Transliteration: ‘Change (motorcycle) Tube’
Recently, local newspaper, the Star featured an article on the mobile repairmen who roam around the city offering technical assistance. It was an interesting read as the above advertisement is quite common in the Klang Valley.
The Star interviewed couple of these repairmen.
Din, 42, is a clerk and has been a repairman in his spare time for the last seven years.
“Although there is much talk about the Gang Paku, I don’t feel guilty because I am not one of them. I feel there are a few of them who do it but sometimes motorcyclists stare at us as if we are all guilty. I make an honest living and can fetch about RM3,000 to RM5,000 monthly just doing this part-time, especially since I am a mechanic,” Din said.
“Over the years, I have placed my number at petrol stations in and around Kuala Lumpur and Sungai Buloh. Sometimes, I just can’t handle the calls, especially when some come in as early as 5am. The rule is, when a customer calls, he or she must agree on the price. If not, I would not go and fix the puncture. The normal rates are from RM20 to RM25. After midnight, repairing a punctured tyre will cost RM35,” he said.
Din said he was especially pleased with the work as he was doing a good deed for motorcyclists.
On the way: Zaili rushing to the aid of a motorcyclist.
“My greatest reward is having a motorcyclist say thank you and this is all I need to keep going.
“Besides repairing punctured motorcycles to feed my family, I also help my wife prepare traditional Malay kuih to sell in the market in Sungai Buloh,” said Din.
Mohd Naza Azhar, 27, one of the youngest repairman, said he does this job because he has to feed his two young daughters.
“I travel about 300km daily and would sometimes use RM21 worth of petrol just to find motorcycles to repair. I also take money for workmanship for buying petrol for stalled vehicles and fixing car tyres. I use to be a despatch rider about three years ago and had to quit because my wife was pregnant. Now, I am divorced and take care of my two children – Nur Alya Shahira, three and two year-old son Mohd Hakimi Asraf,” Naza said.
“I am proud of this job as there is cash everyday for me to save. At least I don’t steal and make an honest living. I start work at about 7am and return at 7pm just in time for dinner with my kids. If I am hardworking, I could earn between RM80 to RM100 a day,” said Naza, who is furious over the Gang Paku issue and would charge less for motorcyclists who have nails in their tyres.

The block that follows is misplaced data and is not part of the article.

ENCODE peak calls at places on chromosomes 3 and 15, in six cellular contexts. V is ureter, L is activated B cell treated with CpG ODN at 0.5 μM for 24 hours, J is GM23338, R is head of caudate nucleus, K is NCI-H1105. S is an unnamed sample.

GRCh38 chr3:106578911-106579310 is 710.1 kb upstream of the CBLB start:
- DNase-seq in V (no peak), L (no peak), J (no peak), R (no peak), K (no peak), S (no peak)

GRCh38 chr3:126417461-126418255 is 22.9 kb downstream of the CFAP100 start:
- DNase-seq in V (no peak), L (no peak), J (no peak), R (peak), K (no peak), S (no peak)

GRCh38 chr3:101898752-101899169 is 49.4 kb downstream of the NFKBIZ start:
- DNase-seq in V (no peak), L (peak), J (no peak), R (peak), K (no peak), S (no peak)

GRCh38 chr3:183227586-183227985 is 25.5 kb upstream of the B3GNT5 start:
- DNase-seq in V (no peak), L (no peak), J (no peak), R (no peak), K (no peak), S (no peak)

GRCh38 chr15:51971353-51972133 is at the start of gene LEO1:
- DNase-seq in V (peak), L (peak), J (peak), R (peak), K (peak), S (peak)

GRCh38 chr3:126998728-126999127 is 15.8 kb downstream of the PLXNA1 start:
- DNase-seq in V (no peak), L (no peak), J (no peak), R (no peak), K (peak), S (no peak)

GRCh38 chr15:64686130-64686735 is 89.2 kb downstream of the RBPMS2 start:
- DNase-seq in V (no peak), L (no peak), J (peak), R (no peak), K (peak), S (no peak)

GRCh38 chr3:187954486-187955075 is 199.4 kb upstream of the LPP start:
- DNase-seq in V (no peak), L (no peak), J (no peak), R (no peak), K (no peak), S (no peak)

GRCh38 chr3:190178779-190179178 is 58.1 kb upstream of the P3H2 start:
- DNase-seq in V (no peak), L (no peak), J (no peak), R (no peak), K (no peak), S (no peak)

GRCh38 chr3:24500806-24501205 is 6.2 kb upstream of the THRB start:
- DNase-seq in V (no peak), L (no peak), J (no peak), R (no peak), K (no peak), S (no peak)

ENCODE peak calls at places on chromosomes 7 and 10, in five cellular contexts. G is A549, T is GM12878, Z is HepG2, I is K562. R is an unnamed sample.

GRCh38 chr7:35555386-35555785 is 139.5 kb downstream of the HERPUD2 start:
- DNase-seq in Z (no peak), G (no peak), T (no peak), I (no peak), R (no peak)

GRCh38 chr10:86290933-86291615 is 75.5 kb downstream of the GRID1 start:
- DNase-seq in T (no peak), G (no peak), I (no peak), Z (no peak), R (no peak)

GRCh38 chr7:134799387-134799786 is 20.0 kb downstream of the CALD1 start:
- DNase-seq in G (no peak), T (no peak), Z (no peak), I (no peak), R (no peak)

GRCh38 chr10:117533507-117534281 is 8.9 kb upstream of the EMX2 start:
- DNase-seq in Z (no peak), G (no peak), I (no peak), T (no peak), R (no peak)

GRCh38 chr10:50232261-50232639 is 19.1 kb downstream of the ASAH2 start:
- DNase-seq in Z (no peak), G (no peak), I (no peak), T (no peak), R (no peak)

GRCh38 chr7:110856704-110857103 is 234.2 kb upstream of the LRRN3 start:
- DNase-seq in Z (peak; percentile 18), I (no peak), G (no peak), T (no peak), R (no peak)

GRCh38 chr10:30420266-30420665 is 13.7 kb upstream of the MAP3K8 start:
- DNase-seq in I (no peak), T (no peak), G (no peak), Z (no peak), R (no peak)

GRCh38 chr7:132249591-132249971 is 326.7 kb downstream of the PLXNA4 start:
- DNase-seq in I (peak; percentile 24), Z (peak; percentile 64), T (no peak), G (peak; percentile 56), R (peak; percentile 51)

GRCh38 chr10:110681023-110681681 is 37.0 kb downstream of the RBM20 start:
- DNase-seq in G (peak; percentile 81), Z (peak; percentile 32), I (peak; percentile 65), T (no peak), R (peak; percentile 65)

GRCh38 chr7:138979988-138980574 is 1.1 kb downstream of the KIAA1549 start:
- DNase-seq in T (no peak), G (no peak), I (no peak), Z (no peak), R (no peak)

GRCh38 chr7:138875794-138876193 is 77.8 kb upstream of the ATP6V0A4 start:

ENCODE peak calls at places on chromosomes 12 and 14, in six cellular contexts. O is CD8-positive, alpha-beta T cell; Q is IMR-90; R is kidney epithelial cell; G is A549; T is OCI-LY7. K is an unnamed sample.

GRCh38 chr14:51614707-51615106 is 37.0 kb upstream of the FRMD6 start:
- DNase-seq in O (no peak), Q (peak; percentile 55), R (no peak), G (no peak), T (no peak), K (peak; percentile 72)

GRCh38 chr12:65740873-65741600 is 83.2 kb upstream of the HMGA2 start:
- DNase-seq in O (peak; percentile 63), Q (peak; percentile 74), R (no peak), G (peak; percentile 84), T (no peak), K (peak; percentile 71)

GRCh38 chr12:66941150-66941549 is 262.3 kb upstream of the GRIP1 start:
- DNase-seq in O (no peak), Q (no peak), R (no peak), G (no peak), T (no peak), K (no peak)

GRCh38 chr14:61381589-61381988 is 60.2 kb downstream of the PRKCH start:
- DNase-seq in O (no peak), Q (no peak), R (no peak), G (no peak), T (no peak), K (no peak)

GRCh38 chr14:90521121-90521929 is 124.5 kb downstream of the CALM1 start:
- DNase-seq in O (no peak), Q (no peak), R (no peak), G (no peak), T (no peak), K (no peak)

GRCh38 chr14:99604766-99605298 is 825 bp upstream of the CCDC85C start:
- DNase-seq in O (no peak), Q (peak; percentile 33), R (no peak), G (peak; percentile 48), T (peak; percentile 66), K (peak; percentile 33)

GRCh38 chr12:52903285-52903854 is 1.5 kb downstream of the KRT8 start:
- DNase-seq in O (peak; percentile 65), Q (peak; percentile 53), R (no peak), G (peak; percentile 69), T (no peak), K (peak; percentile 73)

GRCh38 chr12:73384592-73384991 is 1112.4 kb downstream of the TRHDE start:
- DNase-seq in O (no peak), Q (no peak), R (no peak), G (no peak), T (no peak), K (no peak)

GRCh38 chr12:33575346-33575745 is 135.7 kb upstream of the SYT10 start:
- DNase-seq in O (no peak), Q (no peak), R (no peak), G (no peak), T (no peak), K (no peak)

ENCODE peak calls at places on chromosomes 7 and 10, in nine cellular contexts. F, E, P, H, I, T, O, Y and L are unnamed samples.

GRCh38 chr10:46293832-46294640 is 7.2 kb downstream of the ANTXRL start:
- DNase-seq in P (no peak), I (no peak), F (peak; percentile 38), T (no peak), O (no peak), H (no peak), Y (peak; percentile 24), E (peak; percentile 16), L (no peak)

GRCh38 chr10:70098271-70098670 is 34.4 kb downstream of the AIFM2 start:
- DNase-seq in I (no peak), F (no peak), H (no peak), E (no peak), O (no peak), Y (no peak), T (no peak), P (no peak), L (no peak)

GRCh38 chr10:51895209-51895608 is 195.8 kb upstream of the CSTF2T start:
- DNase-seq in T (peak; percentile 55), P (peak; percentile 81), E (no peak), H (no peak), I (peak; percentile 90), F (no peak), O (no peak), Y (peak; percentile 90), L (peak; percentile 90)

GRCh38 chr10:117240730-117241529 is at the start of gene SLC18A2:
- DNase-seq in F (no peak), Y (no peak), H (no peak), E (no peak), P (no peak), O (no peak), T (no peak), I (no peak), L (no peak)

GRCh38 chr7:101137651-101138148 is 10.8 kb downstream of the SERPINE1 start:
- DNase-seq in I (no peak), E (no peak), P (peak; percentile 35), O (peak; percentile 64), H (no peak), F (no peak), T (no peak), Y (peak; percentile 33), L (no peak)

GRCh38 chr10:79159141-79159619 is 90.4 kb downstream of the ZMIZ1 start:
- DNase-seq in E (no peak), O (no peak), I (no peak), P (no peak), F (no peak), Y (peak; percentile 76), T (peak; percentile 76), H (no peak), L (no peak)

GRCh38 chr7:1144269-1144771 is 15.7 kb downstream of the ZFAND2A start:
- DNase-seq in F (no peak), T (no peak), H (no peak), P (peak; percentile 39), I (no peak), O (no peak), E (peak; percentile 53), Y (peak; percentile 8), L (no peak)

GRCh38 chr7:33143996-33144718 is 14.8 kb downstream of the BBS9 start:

Fazalee Mohd Pauzi, 32, said he became a repairman after his motorcycle was punctured and its chain snapped along Old Klang Road 11 years ago and a motorcycle repairman came to his aid.
“Being a despatch rider and having a pregnant wife, I followed the repairman’s advice and took it up as a profession. Then, I practiced opening my own motorcycle tyre and replacing it until I was confident. I only had RM50 in my wallet for the month and brought a few motorcycle tubes, a pump and a tool set and began my journey, “ Fazalee said.
“I still recalled the first motorcycle tyre I patched up was a Suzuki RC80 in Cheras and my hands trembled as I was fixing the tyre. It took me 45 minutes to repair the tyre compared to 10 to 15 minutes at present. Today, I have no regrets. I own a car and my income is stable although I have a daytime job as a driver,” he said.
Fazalee stations himself at the Caltex petrol kiosk in Jalan Tun Razak from 9pm onwards while his friend Zaili Mohd Ibrahim stations himself at the Shell petrol kiosk in San Peng waiting for distress calls from motorcyclists.
Bad deal: Nails like these are strewn along the road by a group known as Gang Paku.
“I have been in this business for a long time and the customers I have are loyal. My numbers are not placed at petrol stations or others areas. Some motorcyclist would even owe me money and pay the next day. I do this because it satisfies me while taking care of my family,” Fazalee said.
Read the entire article here @ The Star Newspaper